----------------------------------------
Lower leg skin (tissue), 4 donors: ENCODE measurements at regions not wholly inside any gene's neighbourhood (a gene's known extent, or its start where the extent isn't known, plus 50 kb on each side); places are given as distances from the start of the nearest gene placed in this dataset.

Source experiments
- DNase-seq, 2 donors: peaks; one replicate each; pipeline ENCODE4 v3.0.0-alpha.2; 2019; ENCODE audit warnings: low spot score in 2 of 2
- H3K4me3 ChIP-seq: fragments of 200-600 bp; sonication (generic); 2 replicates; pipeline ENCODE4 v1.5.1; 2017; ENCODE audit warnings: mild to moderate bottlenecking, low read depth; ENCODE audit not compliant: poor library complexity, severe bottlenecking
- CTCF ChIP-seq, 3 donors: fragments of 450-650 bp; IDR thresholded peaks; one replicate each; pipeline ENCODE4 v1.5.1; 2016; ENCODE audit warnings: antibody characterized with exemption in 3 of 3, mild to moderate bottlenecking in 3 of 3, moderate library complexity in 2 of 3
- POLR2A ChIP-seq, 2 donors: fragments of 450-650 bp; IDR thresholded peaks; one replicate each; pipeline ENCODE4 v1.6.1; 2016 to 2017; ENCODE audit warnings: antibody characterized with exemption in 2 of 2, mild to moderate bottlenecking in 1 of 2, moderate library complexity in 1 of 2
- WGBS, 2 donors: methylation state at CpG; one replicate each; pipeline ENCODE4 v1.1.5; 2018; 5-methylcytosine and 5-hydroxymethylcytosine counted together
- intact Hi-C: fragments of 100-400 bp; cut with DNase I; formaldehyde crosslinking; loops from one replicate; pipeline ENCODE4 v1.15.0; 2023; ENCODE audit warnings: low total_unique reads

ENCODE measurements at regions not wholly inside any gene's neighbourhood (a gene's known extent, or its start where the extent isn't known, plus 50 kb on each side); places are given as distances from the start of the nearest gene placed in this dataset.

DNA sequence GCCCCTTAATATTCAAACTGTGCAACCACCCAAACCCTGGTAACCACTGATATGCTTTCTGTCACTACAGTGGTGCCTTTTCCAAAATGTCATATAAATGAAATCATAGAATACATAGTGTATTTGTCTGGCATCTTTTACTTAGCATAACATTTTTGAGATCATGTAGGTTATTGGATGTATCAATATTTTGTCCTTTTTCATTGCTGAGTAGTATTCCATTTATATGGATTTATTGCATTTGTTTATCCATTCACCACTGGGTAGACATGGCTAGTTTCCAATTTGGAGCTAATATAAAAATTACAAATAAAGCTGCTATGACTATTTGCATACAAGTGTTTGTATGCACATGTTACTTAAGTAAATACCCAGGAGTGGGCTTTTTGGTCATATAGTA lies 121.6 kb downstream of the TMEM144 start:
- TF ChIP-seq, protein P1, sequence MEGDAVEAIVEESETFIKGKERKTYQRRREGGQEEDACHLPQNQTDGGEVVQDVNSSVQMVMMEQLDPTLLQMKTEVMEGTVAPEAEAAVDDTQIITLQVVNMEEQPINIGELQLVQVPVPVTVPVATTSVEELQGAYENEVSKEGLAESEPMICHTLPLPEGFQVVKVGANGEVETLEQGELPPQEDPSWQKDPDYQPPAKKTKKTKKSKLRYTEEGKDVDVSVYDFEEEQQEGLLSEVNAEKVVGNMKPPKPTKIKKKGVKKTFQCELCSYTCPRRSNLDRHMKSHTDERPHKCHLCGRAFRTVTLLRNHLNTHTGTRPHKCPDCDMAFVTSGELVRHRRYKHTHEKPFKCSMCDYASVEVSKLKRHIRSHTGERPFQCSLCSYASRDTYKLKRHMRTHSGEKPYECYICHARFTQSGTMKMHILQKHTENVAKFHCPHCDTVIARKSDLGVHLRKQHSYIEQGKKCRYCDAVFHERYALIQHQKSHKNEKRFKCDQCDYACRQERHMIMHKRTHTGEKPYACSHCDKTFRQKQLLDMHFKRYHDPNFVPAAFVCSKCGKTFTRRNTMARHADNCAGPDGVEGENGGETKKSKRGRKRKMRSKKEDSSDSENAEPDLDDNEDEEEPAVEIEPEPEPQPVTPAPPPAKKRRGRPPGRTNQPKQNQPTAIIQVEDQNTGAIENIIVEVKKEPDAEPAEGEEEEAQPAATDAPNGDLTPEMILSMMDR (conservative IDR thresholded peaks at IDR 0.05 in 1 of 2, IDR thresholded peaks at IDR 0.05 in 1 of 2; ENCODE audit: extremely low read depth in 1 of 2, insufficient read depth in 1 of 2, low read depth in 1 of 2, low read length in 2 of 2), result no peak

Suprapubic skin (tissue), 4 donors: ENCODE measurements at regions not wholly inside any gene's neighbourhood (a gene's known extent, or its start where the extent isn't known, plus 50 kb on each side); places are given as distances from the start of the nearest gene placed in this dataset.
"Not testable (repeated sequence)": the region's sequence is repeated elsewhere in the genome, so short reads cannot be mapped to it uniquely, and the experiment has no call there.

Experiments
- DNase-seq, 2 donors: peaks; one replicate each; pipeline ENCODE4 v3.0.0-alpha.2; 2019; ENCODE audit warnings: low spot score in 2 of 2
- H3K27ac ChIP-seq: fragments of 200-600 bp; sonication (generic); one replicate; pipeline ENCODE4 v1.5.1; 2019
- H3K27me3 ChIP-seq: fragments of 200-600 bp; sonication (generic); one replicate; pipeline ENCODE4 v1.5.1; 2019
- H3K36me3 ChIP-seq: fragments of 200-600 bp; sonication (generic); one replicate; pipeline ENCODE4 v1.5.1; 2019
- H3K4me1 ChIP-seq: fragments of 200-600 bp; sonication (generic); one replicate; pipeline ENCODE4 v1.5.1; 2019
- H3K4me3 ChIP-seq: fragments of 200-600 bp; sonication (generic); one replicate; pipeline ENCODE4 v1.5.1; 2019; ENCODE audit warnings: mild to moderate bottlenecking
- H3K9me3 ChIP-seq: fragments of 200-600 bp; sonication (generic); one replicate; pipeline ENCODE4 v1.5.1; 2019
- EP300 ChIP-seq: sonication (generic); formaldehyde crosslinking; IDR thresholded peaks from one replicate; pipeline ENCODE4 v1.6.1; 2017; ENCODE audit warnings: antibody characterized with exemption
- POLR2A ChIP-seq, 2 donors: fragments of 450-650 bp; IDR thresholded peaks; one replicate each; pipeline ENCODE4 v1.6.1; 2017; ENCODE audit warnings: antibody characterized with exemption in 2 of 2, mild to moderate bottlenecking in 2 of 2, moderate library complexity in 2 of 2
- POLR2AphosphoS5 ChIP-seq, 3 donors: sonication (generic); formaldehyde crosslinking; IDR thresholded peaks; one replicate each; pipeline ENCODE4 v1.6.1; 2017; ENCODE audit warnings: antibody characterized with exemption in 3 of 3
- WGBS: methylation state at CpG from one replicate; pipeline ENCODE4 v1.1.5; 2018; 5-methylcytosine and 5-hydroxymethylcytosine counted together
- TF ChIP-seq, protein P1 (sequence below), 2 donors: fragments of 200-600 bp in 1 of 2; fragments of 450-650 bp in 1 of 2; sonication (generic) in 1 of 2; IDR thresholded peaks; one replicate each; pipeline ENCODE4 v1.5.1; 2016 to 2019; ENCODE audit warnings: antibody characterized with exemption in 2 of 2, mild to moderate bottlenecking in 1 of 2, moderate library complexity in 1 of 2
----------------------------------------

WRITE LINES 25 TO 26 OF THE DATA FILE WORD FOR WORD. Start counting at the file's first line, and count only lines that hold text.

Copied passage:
- WGBS: methylation state at CpG from one replicate; pipeline ENCODE4 v1.1.5; 2018; 5-methylcytosine and 5-hydroxymethylcytosine counted together
- TF ChIP-seq, protein P1 (sequence below), 2 donors: fragments of 200-600 bp in 1 of 2; fragments of 450-650 bp in 1 of 2; sonication (generic) in 1 of 2; IDR thresholded peaks; one replicate each; pipeline ENCODE4 v1.5.1; 2016 to 2019; ENCODE audit warnings: antibody characterized with exemption in 2 of 2, mild to moderate bottlenecking in 1 of 2, moderate library complexity in 1 of 2